THE CHINESE FILM MARKET

BOX OFFICE & SCREENS

The box office in China, the world's second-largest movie going market, grew by 49% in 2015, reaching a record $6.78 billion (44 billion RMB). By 2018, China is expected to surpass North America as the largest movie market in the world. The number of theaters in operation across the country has expanded by some 20%, from roughly 31,500 at the end of 2015, to close to 40,000 at the end of this year — not far short of the 43,000 in North America.

PUBLIC

China's movie audiences have been increasing rapidly with a year-on-year increase of 218 million man-times in 2014. The audiences aged between 19 and 30 accounted for more than 50% of the total audiences and have become the major film audiences in China.

© Reuters/ Darley Shen

FOREIGN LOCATIONS

“Lost in Thailand” revealed the desire of the public to discover foreign locations and lifestyle and started an impressive stream of such stories set in places spanning from Seattle, Nepal and Europe. After “Lost in Thailand” the tourism in Thailand rose by 28% in one year, affecting its overall yearly GDP with just one film. This is why, regarding the impact of Chinese cinema on the European economy, one should also consider the significance of film stories in attracting a large numbers of tourists and consumers.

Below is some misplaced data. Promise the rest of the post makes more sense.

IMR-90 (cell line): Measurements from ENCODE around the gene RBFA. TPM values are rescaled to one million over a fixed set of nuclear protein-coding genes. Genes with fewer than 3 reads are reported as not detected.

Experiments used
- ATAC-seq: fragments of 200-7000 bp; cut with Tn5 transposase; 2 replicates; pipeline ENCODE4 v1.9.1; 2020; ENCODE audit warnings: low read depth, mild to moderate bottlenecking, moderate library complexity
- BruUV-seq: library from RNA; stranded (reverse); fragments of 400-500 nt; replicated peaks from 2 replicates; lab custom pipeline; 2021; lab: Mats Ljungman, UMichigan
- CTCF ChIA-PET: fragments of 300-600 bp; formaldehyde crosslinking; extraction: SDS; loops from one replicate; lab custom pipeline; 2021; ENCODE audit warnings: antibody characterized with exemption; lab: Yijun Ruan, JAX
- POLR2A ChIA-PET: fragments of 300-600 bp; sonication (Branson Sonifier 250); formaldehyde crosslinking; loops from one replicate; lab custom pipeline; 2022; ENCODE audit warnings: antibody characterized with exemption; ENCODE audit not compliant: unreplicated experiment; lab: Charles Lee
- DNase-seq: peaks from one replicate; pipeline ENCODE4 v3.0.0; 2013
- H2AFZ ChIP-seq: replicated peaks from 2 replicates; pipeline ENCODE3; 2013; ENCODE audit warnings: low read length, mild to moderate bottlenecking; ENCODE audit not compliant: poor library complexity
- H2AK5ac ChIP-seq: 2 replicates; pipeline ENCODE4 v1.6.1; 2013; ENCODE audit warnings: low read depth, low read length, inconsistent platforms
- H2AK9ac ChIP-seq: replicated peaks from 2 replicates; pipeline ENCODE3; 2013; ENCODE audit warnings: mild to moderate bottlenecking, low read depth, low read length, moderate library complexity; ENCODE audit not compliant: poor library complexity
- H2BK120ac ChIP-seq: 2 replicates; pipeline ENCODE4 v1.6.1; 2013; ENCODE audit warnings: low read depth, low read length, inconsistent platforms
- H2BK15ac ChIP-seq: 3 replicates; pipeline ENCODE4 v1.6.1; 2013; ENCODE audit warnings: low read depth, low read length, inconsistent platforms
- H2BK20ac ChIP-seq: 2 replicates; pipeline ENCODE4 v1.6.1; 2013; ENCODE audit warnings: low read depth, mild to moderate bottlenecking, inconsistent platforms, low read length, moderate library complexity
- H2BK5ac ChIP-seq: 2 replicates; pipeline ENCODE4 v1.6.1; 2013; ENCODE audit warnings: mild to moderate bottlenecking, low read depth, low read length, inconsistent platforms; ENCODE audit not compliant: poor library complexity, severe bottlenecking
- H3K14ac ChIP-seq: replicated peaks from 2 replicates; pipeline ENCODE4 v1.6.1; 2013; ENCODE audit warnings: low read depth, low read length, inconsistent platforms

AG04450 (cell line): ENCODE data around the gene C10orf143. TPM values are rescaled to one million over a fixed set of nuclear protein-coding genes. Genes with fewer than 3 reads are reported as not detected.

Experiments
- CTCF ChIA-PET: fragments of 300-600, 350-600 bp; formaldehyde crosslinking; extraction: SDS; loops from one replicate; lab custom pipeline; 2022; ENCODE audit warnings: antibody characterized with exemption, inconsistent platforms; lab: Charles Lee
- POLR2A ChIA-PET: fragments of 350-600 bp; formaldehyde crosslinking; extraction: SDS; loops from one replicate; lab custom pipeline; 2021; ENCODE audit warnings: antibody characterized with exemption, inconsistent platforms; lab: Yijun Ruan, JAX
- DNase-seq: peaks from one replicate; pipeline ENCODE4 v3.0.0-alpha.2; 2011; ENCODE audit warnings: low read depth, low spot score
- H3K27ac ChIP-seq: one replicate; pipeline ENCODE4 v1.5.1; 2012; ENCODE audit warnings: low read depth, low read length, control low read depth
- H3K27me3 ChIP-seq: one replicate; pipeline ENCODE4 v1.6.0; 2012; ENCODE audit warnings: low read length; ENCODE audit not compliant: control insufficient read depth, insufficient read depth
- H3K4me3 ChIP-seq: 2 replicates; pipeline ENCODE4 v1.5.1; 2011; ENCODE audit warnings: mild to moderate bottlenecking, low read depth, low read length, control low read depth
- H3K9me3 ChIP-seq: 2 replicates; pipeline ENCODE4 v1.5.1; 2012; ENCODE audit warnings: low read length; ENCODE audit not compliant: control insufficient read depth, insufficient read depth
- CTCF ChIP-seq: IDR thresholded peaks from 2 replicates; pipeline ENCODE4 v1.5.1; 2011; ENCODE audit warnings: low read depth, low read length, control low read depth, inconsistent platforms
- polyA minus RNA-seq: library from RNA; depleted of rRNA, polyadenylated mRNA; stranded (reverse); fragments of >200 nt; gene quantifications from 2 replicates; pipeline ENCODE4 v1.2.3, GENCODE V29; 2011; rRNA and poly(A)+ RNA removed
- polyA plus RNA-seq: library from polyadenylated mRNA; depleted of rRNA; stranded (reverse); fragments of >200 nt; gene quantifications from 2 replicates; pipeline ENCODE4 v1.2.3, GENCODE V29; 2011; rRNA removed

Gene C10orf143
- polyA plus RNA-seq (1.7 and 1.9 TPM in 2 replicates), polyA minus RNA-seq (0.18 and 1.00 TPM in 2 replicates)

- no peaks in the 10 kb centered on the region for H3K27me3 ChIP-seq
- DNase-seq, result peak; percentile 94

QUOTA SYSTEM

According to the Chinese law the number of revenue sharing foreign films that can be released every year in China is capped at 34. Some more films can be acquired on a flat fee base. At the moment several European countries are negotiating co-production treaties with China, as co-productions can overpass the quota system limitation. The films should have common elements and appeal to both markets.

So far most European films dealing with China were destined mainly for the European market and were hardly represented in the Chinese box office. On the other hand, Chinese art house films by renowned directors were mainly financed by European funds and often were not commercially distributed in mainland China. It is thus clear that one of the key aims in future years will be to develop content that can bridge more efficiently the two worlds and that can appeal to both the Chinese and European markets.

Source: EntGroup's China Film Industry Report 2015-2016

With the support of Creative Europe - MEDIA Programme of the European Union